A professor from Northumbria University in the North East region of England has been granted telescope time with NASA’s James Webb Space Telescope (JWST) later this year to study Jupiter’s upper atmosphere, also known as its ionosphere. Being granted such access to JWST is extremely competitive which makes getting access to use its powerful instruments to study the cosmos a very high honor.

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Jupiter’s “Stripes” Change Color. Now We Might Know Why

Infrared images of Jupiter obtained by a ground-based telescope displaying changes in the stripes of Jupiter's clouds between 2001 and 2011 (dashed blue lines). (Credit: Arrate Antuñano/NASA/IRTF/NSFCam/SpeX)

While Jupiter’s Great Red Spot is one of the most well-known spectacles in the solar system, Jupiter’s clouds and stripes that are responsible for the planet’s weather patterns are highly regarded, as well. Though not nearly as visible in an amateur astronomy telescope, Jupiter’s multicolored, rotating, and swirling cloud stripes are a sight to behold for any astronomy fan when seen in up-close images. And, what makes these stripes unique is they have been observed to change color from time to time, but the question of what causes this color change to occur has remained elusive.

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Juice is Fully Deployed. It’s Now in its Final Form, Ready to Meet Jupiter’s Moons in 2031

Still image from a video animation of the European Space Agency’s (ESA) Jupiter Icy Moons Explorer (Juice) spacecraft. (Credit: ESA/ATG Medialab)

Launched on April 14, 2023, the European Space Agency’s (ESA) Jupiter Icy Moons Explorer (Juice; formerly known as JUICE) spacecraft has finally completed the unfurling of its solar panel arrays and plethora of booms, probes, and antennae while en route to the solar system’s largest planet.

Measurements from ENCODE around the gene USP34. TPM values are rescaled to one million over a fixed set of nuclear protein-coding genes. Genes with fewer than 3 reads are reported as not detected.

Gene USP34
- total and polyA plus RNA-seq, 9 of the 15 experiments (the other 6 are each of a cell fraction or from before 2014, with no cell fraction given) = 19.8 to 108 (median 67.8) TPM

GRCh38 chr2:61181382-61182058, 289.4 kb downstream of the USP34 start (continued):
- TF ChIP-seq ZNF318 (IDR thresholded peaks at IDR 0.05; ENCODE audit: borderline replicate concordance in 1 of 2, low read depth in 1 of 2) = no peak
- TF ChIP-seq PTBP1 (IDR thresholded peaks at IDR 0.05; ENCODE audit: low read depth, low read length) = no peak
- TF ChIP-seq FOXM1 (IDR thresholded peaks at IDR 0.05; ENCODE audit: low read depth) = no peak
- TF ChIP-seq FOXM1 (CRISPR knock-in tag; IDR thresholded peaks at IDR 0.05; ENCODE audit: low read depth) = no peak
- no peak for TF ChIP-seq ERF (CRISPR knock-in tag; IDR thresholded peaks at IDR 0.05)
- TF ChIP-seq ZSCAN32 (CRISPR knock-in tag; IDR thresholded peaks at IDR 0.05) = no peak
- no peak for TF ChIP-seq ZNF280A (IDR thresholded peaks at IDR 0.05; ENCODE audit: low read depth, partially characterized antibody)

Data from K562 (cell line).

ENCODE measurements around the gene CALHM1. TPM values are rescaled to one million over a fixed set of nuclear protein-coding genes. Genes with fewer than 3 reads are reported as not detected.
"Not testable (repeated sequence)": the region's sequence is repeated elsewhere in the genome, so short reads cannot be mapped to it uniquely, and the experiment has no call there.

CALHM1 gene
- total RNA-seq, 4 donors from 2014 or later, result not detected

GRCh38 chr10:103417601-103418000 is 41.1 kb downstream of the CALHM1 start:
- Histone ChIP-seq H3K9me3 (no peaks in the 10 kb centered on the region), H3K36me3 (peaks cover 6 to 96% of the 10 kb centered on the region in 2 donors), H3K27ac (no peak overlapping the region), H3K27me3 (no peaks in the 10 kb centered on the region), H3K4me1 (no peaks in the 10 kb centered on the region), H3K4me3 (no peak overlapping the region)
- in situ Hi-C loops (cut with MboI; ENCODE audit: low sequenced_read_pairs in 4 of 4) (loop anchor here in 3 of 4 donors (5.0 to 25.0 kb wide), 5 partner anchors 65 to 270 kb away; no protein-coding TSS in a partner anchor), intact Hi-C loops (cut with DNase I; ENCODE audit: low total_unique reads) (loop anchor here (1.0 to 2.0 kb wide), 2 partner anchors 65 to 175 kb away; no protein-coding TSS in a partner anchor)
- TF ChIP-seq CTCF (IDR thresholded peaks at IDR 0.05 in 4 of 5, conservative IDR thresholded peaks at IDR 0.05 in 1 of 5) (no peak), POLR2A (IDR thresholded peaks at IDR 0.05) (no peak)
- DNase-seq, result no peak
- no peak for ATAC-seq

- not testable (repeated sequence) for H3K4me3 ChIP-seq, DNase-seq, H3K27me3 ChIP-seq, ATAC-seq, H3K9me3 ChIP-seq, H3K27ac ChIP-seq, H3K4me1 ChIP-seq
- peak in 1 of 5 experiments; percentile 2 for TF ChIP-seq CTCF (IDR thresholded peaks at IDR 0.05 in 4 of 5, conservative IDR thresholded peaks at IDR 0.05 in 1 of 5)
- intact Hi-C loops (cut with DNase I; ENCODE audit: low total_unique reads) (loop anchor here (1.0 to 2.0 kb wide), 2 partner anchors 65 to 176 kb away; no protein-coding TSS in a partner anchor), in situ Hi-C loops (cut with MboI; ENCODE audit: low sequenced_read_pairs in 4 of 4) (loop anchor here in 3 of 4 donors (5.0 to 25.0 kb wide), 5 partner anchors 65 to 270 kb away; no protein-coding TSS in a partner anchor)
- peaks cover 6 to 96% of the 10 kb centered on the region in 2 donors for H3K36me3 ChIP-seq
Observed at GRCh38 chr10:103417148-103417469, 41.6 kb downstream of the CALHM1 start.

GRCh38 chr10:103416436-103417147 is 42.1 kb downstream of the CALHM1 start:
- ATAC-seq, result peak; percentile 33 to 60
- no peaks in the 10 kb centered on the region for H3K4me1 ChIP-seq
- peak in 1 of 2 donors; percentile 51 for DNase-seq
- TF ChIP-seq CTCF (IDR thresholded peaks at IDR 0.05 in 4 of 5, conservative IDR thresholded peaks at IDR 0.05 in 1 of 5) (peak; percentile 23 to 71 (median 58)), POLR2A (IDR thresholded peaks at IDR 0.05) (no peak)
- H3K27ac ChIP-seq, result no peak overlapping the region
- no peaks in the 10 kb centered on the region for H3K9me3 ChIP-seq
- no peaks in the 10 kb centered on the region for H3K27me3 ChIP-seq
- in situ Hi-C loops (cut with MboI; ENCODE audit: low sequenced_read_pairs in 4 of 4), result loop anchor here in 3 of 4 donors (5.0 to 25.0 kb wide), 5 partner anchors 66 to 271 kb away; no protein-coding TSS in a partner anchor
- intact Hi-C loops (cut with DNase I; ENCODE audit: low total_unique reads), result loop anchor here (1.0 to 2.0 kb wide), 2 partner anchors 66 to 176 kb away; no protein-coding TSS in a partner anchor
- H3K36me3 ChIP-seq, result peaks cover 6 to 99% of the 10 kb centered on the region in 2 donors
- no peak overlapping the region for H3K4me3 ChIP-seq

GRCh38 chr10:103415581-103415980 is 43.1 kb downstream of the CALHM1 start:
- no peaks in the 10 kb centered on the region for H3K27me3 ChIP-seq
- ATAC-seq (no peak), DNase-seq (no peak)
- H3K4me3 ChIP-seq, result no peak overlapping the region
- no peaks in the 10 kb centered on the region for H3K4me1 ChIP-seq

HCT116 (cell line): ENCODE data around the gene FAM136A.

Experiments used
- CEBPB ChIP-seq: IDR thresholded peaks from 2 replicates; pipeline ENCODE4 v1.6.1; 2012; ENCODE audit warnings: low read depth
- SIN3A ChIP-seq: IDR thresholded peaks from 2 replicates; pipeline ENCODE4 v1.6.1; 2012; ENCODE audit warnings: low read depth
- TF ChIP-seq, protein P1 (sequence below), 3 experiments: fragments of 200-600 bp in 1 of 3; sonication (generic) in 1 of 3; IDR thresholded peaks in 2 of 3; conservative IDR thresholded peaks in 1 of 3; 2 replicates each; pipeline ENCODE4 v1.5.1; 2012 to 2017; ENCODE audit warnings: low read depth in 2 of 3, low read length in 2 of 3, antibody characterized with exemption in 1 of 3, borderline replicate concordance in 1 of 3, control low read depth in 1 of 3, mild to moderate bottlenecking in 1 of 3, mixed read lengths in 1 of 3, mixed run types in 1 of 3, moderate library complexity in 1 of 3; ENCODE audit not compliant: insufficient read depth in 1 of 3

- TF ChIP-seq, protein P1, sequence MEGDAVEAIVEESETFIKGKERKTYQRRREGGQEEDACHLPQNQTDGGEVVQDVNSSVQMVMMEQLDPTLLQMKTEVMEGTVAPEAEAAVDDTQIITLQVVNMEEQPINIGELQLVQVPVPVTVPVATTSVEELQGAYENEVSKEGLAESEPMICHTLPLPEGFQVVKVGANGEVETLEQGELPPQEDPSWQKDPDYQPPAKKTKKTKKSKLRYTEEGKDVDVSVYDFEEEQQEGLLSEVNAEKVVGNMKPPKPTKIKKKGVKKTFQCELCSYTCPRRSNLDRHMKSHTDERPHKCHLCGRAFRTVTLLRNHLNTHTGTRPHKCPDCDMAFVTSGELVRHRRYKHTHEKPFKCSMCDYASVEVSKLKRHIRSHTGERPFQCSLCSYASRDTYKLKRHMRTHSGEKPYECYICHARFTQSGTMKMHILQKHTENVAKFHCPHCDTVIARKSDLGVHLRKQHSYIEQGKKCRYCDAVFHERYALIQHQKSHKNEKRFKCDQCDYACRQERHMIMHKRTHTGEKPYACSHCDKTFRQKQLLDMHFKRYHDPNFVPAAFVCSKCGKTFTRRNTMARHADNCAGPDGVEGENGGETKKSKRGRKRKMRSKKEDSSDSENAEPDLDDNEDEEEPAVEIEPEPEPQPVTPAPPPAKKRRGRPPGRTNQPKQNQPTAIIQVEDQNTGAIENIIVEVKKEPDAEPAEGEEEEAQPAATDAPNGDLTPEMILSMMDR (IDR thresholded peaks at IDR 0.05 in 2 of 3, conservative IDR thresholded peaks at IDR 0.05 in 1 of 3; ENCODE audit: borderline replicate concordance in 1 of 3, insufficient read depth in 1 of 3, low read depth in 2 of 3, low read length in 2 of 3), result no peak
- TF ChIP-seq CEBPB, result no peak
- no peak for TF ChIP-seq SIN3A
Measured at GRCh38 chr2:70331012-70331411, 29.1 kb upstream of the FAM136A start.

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Hurray! Juice Deploys its Stuck Antenna

One of the stuck parts of Juice's RIME antenna deploys. Credit: ESA/Juice mission.

ESA’s Juice mission launched last month on April 14, beginning its long journey to explore Jupiter’s icy moons, Ganymede, Europa, and Callisto. But soon after launch, mission controllers realized a 16-meter (52.5 ft)-long antenna for a radar instrument was jammed and couldn’t deploy. The Radar for Icy Moons Exploration (RIME) antenna is mission critical, as it gathers data for the instrument that will be able to map beneath the ice at these moons.

But, whew, the story has a happy ending. After nearly a month of efforts to free the stuck antenna, engineers figured out a fix for the RIME antenna. They fired a mechanical device in the jammed bracket, which created enough jiggling and rattling to allow the antenna to fully deploy.

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ESA Can’t Deploy JUICE’s Radar Antenna. It Needs It to Scan Under the Ice at Callisto, Europa, and Ganymede

The Radar for Icy Moons Exploration antenna onboard JUICE after it left Earth. It's still stuck and not yet fully deployed. Courtesy ESA.
The Radar for Icy Moons Exploration antenna onboard JUICE after it left Earth. It's still stuck and not yet fully deployed. Courtesy ESA.

In a scene eerily reminiscent of the Galileo spacecraft’s antenna issues, ESA’s Jupiter Icy Moons Explorer (JUICE) is having a problem with an antenna. The 16-meter-long radar Radar for Icy Moons Exploration (RIME) unit is stuck on a tiny pin that’s keeping it from deploying fully.

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ESA's Juice is On Its Way to Visit Jupiter's Moons

ESA’s Juice mission lifted off on an Ariane 5 rocket from Europe’s Spaceport in French Guiana on April 14, 2023 to begin its eight-year journey to Jupiter, where it will study in detail the gas giant planet’s three large ocean-bearing moons: Ganymede, Callisto and Europa. Credits: ESA - S. Corvaja

A new era of exploration at Jupiter’s moons began last week with the launch of the European Space Agency’s Juice, the Jupiter Icy Moons Explorer. This mission will visit three of Jupiter’s largest moons — Europa, Callisto and Ganymede — to investigate whether they could be potentially habitable, a question that’s been highly debated since the first evidence of subsurface oceans on these moons was seen by the Galileo mission in the 1990s.